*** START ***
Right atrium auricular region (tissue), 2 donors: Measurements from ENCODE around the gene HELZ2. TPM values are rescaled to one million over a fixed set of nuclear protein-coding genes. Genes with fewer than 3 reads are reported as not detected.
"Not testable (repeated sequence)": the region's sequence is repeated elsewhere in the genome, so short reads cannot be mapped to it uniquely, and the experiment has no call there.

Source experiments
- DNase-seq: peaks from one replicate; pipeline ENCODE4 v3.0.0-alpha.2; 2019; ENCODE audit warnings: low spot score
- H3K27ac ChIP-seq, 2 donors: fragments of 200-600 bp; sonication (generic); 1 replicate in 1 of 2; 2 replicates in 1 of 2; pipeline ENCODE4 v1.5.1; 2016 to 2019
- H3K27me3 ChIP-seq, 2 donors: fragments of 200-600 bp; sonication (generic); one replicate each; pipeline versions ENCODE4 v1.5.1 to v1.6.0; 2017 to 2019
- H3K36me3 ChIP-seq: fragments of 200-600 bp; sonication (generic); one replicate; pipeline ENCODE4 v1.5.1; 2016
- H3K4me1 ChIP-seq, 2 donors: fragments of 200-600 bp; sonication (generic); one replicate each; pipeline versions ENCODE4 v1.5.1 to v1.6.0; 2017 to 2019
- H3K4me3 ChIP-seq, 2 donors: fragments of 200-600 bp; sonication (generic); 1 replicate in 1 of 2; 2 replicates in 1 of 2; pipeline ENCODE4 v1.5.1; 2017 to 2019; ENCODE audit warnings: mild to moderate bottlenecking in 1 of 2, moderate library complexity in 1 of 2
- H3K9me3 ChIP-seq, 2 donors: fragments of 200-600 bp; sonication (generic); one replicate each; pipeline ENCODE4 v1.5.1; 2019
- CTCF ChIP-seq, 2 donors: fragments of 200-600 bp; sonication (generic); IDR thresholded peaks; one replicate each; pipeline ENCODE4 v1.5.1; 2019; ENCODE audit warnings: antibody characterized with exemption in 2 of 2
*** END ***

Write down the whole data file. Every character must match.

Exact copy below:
Right atrium auricular region (tissue), 2 donors: Measurements from ENCODE around the gene HELZ2. TPM values are rescaled to one million over a fixed set of nuclear protein-coding genes. Genes with fewer than 3 reads are reported as not detected.
"Not testable (repeated sequence)": the region's sequence is repeated elsewhere in the genome, so short reads cannot be mapped to it uniquely, and the experiment has no call there.

Source experiments
- DNase-seq: peaks from one replicate; pipeline ENCODE4 v3.0.0-alpha.2; 2019; ENCODE audit warnings: low spot score
- H3K27ac ChIP-seq, 2 donors: fragments of 200-600 bp; sonication (generic); 1 replicate in 1 of 2; 2 replicates in 1 of 2; pipeline ENCODE4 v1.5.1; 2016 to 2019
- H3K27me3 ChIP-seq, 2 donors: fragments of 200-600 bp; sonication (generic); one replicate each; pipeline versions ENCODE4 v1.5.1 to v1.6.0; 2017 to 2019
- H3K36me3 ChIP-seq: fragments of 200-600 bp; sonication (generic); one replicate; pipeline ENCODE4 v1.5.1; 2016
- H3K4me1 ChIP-seq, 2 donors: fragments of 200-600 bp; sonication (generic); one replicate each; pipeline versions ENCODE4 v1.5.1 to v1.6.0; 2017 to 2019
- H3K4me3 ChIP-seq, 2 donors: fragments of 200-600 bp; sonication (generic); 1 replicate in 1 of 2; 2 replicates in 1 of 2; pipeline ENCODE4 v1.5.1; 2017 to 2019; ENCODE audit warnings: mild to moderate bottlenecking in 1 of 2, moderate library complexity in 1 of 2
- H3K9me3 ChIP-seq, 2 donors: fragments of 200-600 bp; sonication (generic); one replicate each; pipeline ENCODE4 v1.5.1; 2019
- CTCF ChIP-seq, 2 donors: fragments of 200-600 bp; sonication (generic); IDR thresholded peaks; one replicate each; pipeline ENCODE4 v1.5.1; 2019; ENCODE audit warnings: antibody characterized with exemption in 2 of 2